Mya Prehn speaks with Arlene Dickinson

Grade 2 student finds success on Dragons’ Den

Mya Prehn has founded a thriving business, made a successful pitch to the investment moguls on CBC’s Dragons’ Den, been chosen by Mattel and Canada Dry Mott’s to represent their brands, and been featured prominently in the media. Not bad for a seven-year-old entrepreneur.

Mya Prehn has founded a thriving business, made a successful pitch to the investment moguls on CBC’s Dragons’ Den, been chosen by Mattel and Canada Dry Mott’s to represent their brands, and been featured prominently in the media.

Not bad for a seven-year-old entrepreneur.

The Grade 2 student at Stettler Elementary School has been busy since February 2014, when she auditioned for Dragons’ Den. Her mother Erin explained that Mya and her dad Brian were regular viewers of the program, and she wanted to take part herself.

“Mya came up with various ideas, like a robot to apply make-up and things like that that we obviously didn’t have the knowledge or the skills to create,” said Erin.

As luck would have it, at about the same time Erin was trying to convince Mya not to skip over the nutritious foods in her lunch in favour of less-healthy items. Mya suggested they tackle the issue by treating it as a game, and a creative system of rating each food product resulted.

Specifically, Erin began affixing zero to three apple stickers on each item in Mya’s lunch every day — with the number of apples depicting nutritional value. The stickers earned by Mya were tracked on a board and prizes awarded when she reached a certain number.

Mya presented this system, called Lunch Apeel, at her audition. Erin and Brian assumed that would be the end of their Dragons’ Den adventure, but one of the show’s producers called soon after to invite Mya to Toronto for filming.

That occurred in March, with Mya’s meeting with the dragons broadcast on Nov. 12 as part of an all-student episode. The petite blonde — who was six at the time — earned the distinction of being the youngest entrepreneur ever to appear on Dragons’ Den.

Mya admitted to being a little nervous, but said some diligent practice beforehand helped her face down the dragons and the cameras.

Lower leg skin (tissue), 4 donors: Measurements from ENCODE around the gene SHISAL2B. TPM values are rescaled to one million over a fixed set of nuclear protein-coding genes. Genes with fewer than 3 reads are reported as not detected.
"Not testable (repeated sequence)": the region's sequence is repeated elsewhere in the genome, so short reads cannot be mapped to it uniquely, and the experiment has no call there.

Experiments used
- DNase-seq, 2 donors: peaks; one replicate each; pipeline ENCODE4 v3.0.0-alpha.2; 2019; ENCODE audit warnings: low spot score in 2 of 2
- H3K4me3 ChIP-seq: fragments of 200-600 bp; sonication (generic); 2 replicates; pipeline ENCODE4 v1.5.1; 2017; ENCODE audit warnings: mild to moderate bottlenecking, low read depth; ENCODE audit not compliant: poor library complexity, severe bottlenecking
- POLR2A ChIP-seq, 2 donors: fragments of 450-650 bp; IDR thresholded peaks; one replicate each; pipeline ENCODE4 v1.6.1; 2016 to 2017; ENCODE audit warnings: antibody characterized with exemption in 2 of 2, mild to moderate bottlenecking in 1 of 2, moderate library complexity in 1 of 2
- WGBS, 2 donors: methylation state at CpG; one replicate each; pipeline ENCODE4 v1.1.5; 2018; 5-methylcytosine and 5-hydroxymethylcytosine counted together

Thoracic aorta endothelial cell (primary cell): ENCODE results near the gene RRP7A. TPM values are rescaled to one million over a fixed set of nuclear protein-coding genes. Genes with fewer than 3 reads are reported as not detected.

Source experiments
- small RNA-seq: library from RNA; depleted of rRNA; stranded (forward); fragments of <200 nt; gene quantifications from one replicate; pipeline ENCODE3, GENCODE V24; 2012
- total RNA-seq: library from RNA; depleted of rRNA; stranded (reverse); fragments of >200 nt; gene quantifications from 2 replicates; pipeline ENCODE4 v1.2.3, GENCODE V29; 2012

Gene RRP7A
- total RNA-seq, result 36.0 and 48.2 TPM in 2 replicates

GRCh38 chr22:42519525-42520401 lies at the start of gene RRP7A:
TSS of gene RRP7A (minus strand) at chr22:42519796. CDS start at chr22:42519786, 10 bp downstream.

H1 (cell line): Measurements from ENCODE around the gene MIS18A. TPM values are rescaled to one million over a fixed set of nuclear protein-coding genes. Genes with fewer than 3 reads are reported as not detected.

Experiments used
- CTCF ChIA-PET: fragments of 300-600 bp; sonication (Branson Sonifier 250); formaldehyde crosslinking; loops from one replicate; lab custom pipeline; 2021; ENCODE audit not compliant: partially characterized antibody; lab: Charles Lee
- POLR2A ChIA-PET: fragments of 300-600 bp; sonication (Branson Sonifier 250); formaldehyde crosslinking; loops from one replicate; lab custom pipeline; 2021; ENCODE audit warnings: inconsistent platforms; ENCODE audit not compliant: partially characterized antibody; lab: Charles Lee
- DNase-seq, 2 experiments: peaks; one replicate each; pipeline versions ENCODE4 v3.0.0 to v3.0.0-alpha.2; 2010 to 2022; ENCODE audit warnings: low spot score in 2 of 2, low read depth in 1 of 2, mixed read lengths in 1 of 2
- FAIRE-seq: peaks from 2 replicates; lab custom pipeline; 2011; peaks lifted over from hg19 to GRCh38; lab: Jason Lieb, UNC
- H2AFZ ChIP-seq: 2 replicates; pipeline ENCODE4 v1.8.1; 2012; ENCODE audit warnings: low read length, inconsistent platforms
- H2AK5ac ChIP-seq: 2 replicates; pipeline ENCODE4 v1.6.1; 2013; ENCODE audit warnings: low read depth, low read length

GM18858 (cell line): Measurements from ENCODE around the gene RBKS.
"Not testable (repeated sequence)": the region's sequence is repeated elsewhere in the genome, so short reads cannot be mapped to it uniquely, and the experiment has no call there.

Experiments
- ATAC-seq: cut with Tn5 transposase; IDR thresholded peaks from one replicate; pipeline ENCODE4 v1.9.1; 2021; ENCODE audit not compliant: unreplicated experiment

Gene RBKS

“My mom and dad printed off these sheets of the dragons’ faces and then we would tape them onto stuffies’ heads, and my brother would hold one up and my sister would hold one up and my dad would hold one up and my mom would use the camera and pretend she was the taper,” explained Mya.

The five dragons proved receptive to the Lunch Apeel. Each pledged $1,000, with the caveat that half of Mya’s profits be donated to Breakfast Clubs of Canada.

“The dragons were absolutely amazing,” said Erin. “They were incredibly kind and encouraging.”

A couple have remained in contact, including Chilton.

“He actually personally phoned Mya a couple different times, just to see how things were going and provide support.”

When the episode involving Mya was broadcast, there was a spike in demand for Lunch Apeel kits — which are sold online.

“It was a bit of a bump we weren’t really expecting, because we were just building them in our basement,” said Erin.

About a month later, Canada Dry Mott’s called to see if Mya would sample its Mott’s Fruitsations Fruit Rockets, and if she liked them endorse the product.

“They wanted to promote healthy eating,” said Erin.

And Mattel selected Mya as one of four Canadian girls to be on Super Hero Barbie’s Super Squad, inspiring others through their positive actions.

“It’s grown bigger than we imagined, for sure,” said Erin of the whole experience.

“It’s been quite a journey for sure.”

Mya is now scheduled to meet with dragon Arlene Dickinson on April 30 in Calgary to make a $5,000 donation to Breakfast Clubs of Canada.

“This time, I hope I get her autograph and maybe even a selfie with her,” she said.

Mya’s appearance on Dragons’ Den can be viewed online at For more information about Lunch Apeel, or to order Lunch Apeel kits, go to

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